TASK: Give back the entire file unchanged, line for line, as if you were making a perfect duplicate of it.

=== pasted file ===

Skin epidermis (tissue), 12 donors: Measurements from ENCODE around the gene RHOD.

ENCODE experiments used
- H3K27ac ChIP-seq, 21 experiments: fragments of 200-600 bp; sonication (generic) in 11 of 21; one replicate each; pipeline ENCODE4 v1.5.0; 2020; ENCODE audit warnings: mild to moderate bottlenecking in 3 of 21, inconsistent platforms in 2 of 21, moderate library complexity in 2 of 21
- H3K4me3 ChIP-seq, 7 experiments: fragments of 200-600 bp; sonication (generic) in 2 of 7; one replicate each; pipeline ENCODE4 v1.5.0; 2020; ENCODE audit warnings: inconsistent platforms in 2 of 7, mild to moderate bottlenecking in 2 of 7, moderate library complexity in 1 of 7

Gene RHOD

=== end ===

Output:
Skin epidermis (tissue), 12 donors: Measurements from ENCODE around the gene RHOD.

ENCODE experiments used
- H3K27ac ChIP-seq, 21 experiments: fragments of 200-600 bp; sonication (generic) in 11 of 21; one replicate each; pipeline ENCODE4 v1.5.0; 2020; ENCODE audit warnings: mild to moderate bottlenecking in 3 of 21, inconsistent platforms in 2 of 21, moderate library complexity in 2 of 21
- H3K4me3 ChIP-seq, 7 experiments: fragments of 200-600 bp; sonication (generic) in 2 of 7; one replicate each; pipeline ENCODE4 v1.5.0; 2020; ENCODE audit warnings: inconsistent platforms in 2 of 7, mild to moderate bottlenecking in 2 of 7, moderate library complexity in 1 of 7

Gene RHOD